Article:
Young female practitioners breaking into the world of international arbitration

By Anna Rivetti, LL.B. Hankuk University of Foreign Studies, South Korea, and Diana Santana, LL.M. Queen Mary Law School, U.K.

Late last year, Herbert Smith Freehills Seoul and Kim & Chang held a “Women in Arbitration” Networking-Dinner and panel discussion as part of the Seoul ADR Festival 2019. The dinner aimed to provide an opportunity for female professionals in the Korean arbitration community to network with their industry peers and work to advance their position in arbitration. This article provides the perspectives of the authors based on the panel discussions.

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Highlights from the 2019 Rules of the Milan Chamber of Arbitration

By Gustavo Minervini, LL.M., Ph.D. 

On 1 March 2019 the Milan Chamber of Arbitration issued its amended Arbitration Rules (the “2019 Rules’”) with the aim of improving “the efficiency and the rapidity of arbitral proceedings [while] ensuring the necessary guarantees.”  This objective follows the current international trend.  Indeed, in the last decade, several arbitral institutions have revised their rules in order to guarantee that arbitrations are conducted in an expeditious and cost-effective manner, without sacrificing fairness and reliability.  

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The Role of Precedent in ISDS: Can Decisional Law Contribute to the Creation of Customary Norms?

By Rebecca Meyer

ISDS is a fragmented field, consisting of a few thousand bilateral investment treaties (“BITs”) and treaties with investment chapters – such as the Energy Charter Treaty (“ECT”) or the North American Free Trade Agreement (“NAFTA”).  These instruments that regulate foreign investment are often similar but are not the same.  Yet, even where different bilateral relationships are governed by technically distinct obligations, there is often a level of consistency among ISDS decisions.  This coherence results from the precedent-like reliance on earlier ISDS decisions.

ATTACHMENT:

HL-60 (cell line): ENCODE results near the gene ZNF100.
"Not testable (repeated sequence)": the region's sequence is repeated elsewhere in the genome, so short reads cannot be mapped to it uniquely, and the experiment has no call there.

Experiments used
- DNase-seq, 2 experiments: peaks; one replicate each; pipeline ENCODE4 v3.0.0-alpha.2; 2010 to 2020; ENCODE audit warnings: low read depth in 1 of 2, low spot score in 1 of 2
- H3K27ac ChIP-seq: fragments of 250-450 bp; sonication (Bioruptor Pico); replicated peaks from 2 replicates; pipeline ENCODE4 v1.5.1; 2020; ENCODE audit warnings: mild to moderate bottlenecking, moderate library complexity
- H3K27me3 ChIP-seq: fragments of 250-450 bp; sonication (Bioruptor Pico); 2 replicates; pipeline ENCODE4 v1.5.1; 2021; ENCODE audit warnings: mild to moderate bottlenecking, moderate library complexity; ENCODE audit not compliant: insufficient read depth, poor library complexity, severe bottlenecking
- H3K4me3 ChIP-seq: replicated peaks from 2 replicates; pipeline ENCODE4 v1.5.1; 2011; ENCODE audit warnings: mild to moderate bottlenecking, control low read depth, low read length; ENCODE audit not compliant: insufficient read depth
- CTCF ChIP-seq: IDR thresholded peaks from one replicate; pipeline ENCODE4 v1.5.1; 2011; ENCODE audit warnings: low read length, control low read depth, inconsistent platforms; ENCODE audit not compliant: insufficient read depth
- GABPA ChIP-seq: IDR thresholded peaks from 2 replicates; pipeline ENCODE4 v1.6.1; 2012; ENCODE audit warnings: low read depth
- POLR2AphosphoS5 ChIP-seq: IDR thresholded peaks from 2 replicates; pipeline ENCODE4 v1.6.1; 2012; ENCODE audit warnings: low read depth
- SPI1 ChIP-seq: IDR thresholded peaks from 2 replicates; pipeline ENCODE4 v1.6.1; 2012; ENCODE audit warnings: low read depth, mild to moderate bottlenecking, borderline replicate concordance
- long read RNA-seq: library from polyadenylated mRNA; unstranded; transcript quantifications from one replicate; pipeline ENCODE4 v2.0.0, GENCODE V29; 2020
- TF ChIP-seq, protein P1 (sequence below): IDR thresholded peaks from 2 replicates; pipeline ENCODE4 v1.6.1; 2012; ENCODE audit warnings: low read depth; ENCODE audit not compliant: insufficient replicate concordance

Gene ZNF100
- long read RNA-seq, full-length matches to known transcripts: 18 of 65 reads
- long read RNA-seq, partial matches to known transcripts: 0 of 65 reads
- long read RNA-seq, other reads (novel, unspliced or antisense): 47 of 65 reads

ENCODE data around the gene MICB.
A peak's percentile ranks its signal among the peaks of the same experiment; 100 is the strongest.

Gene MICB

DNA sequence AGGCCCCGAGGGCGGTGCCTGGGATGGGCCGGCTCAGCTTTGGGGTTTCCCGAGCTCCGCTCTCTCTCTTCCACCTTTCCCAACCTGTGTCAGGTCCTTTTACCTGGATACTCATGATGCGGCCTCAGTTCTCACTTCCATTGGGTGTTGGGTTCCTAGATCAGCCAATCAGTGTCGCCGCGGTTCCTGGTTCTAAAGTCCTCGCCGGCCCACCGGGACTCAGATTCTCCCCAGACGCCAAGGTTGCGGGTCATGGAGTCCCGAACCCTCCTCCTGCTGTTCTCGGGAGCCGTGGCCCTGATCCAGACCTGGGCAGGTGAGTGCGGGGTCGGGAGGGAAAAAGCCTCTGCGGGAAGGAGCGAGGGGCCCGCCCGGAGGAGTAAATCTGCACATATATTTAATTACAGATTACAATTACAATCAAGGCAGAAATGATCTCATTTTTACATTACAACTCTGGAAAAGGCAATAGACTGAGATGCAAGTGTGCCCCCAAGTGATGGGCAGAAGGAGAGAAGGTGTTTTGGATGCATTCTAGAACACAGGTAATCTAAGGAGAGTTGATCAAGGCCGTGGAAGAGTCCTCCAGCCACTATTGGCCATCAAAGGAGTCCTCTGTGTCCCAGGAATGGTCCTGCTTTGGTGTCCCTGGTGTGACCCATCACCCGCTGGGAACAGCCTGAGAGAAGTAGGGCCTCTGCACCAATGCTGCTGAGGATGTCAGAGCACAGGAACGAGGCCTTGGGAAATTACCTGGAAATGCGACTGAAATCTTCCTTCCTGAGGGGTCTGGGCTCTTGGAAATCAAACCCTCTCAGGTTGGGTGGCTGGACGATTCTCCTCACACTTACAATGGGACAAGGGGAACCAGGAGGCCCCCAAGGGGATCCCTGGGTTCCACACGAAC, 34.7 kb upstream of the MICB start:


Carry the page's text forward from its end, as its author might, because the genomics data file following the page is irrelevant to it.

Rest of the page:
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Indian Supreme Court revisits the distinction between Seat and Venue of arbitration

by Prerona Banerjee and Rajvansh Singh

The legal quandary between a “seat” and “venue” of arbitration was resolved by India’s Supreme Court (“SC”) in its judgment in Bharat Aluminium Company v. Kaiser Aluminium Technical Services (“BALCO”). This decision clarified that the seat of the arbitration, once chosen, attains a permanent character which decides the scope of the powers and determines the court that has the final supervisory jurisdiction over the arbitration. By contrast, the venue is described to be provisional in nature and is merely for administrative convenience.

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USMCA – An Analysis of the proposed ISDS Mechanism

By Niyati Ahuja, University of California, Berkeley School of Law

Introduction

The United States, Mexico, and Canada renegotiated the 25-year-old North American Free Trade Agreement (NAFTA) in 2018. As a result of these renegotiations, the parties agreed on new terms to formulate “NAFTA 2.0” or the U.S.-Mexico-Canada Agreement (USMCA) in the United States, the CUSMA in Canada and, the T-MEC in Mexico.

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